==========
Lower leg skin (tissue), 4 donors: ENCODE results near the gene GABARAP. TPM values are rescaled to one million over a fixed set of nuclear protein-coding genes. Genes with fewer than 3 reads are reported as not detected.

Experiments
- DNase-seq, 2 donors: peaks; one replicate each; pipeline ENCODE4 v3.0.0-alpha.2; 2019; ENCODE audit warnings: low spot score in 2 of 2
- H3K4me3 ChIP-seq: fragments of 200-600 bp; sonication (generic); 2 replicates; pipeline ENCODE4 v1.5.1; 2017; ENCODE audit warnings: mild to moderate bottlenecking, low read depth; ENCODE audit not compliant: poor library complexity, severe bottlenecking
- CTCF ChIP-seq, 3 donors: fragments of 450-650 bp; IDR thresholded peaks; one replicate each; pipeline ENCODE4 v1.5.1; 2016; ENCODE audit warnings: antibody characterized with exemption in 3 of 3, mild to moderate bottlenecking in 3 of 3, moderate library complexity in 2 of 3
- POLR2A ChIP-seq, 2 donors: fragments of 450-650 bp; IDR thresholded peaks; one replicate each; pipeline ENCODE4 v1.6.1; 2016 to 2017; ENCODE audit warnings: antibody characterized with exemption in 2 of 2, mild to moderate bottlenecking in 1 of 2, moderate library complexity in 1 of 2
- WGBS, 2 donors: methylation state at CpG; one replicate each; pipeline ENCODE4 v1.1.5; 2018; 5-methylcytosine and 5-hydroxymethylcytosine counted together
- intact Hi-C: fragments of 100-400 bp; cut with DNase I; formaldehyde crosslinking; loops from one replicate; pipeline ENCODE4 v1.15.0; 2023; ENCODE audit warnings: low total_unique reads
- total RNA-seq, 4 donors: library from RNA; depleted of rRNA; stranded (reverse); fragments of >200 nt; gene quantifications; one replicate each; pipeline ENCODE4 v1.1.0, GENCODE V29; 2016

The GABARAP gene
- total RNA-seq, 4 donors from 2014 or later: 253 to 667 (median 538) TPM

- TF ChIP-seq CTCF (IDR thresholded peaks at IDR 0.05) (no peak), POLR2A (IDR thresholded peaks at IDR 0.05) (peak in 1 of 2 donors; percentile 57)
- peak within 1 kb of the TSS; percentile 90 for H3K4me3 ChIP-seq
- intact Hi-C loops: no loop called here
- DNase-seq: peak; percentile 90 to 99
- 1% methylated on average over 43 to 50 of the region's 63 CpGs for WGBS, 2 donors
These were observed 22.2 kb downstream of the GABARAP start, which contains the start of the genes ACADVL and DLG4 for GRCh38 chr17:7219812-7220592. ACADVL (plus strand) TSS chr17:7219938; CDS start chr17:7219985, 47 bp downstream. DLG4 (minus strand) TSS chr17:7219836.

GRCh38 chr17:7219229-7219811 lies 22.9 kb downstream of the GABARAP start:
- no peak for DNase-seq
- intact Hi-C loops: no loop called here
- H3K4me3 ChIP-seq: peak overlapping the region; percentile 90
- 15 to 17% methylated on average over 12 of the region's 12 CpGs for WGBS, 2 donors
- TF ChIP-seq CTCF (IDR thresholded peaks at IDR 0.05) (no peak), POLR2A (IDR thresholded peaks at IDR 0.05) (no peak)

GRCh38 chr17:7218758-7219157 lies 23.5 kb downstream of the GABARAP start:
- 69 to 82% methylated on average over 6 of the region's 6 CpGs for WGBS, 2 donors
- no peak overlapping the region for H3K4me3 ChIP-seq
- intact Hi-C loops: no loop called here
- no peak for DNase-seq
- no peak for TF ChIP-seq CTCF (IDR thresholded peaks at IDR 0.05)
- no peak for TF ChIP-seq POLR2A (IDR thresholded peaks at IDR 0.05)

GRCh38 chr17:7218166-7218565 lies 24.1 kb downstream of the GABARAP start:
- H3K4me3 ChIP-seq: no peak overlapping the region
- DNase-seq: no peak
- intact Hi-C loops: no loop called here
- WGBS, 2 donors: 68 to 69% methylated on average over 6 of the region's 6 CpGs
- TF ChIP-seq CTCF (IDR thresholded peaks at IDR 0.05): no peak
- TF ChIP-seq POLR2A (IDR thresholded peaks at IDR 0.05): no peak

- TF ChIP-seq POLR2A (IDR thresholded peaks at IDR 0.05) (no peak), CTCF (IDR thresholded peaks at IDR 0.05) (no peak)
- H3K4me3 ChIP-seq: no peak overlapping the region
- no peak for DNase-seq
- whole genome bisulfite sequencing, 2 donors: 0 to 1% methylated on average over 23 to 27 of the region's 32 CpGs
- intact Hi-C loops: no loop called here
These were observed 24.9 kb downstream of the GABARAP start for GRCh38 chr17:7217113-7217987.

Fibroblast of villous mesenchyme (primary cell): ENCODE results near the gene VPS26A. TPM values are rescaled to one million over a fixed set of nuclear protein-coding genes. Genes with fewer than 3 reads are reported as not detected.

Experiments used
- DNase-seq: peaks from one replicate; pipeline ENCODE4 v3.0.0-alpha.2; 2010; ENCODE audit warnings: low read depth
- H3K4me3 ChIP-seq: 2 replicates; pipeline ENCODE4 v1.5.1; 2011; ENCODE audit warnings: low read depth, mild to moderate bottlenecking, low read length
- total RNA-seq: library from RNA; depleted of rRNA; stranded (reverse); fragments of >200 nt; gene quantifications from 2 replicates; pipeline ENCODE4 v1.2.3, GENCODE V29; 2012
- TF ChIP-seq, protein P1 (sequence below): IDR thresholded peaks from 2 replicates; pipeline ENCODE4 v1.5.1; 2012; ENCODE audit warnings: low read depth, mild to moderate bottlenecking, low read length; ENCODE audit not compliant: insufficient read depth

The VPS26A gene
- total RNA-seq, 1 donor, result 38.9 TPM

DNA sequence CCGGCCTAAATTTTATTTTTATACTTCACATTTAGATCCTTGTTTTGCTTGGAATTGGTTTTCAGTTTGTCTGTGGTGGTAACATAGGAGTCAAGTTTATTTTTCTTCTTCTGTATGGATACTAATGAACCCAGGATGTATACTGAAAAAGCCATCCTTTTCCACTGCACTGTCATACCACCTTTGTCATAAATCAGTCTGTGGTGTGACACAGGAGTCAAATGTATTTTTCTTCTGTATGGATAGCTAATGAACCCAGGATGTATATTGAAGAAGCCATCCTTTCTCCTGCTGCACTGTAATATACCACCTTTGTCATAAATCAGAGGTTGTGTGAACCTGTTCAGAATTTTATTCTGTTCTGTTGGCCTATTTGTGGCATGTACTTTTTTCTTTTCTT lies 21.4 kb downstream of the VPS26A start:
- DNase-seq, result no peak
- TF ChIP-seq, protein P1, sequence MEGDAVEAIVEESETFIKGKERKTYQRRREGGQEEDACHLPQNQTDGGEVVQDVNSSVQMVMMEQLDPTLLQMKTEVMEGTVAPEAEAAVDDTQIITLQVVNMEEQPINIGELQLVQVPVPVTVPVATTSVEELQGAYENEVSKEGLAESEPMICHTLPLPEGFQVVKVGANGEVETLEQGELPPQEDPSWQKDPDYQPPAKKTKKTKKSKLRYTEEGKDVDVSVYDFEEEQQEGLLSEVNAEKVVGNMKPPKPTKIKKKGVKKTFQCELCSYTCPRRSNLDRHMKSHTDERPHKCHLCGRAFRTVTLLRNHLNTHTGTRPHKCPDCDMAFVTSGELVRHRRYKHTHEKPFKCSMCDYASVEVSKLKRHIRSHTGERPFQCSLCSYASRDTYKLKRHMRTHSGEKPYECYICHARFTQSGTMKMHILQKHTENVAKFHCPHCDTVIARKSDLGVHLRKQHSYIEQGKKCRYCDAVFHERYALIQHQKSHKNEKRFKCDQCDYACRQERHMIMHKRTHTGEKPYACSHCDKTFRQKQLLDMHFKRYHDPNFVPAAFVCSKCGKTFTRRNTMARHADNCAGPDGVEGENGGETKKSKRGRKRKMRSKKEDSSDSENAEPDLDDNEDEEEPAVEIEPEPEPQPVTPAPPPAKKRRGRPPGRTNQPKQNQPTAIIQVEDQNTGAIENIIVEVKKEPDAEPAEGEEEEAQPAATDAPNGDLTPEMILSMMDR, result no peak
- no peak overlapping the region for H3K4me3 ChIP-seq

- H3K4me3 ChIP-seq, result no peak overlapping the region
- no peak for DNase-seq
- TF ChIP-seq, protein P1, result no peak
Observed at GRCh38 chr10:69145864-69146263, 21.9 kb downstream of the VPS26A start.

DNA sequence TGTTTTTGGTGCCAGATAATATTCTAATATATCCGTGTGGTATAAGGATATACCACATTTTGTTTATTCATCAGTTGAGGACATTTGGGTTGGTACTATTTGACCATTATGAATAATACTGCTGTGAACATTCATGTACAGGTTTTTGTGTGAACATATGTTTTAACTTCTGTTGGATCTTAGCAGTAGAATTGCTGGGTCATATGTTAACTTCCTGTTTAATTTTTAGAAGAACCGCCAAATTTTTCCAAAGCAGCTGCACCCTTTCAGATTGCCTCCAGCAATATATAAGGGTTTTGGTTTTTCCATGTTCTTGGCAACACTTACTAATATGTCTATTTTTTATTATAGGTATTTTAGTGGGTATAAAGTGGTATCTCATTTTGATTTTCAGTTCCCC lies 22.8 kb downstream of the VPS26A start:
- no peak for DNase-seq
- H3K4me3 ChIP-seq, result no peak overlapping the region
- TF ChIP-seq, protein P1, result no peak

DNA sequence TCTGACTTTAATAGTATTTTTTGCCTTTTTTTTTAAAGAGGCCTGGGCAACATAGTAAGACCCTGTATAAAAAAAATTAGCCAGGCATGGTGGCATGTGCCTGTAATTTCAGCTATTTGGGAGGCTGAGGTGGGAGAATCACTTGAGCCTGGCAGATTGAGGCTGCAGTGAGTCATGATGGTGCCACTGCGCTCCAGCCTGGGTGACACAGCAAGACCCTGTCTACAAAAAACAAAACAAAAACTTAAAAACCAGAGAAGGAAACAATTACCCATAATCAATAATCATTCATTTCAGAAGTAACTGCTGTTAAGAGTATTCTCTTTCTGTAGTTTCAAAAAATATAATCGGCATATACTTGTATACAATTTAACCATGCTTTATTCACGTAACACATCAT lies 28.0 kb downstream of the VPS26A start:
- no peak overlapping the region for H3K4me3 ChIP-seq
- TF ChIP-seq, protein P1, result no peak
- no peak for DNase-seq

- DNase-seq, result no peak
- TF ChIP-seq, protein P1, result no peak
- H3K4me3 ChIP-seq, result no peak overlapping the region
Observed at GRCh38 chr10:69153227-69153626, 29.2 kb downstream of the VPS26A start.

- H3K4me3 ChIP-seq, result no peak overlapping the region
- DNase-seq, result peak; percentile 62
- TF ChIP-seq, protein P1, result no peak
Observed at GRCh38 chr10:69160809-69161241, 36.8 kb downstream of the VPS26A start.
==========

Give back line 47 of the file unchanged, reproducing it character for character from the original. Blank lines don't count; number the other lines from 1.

- H3K4me3 ChIP-seq: 2 replicates; pipeline ENCODE4 v1.5.1; 2011; ENCODE audit warnings: low read depth, mild to moderate bottlenecking, low read length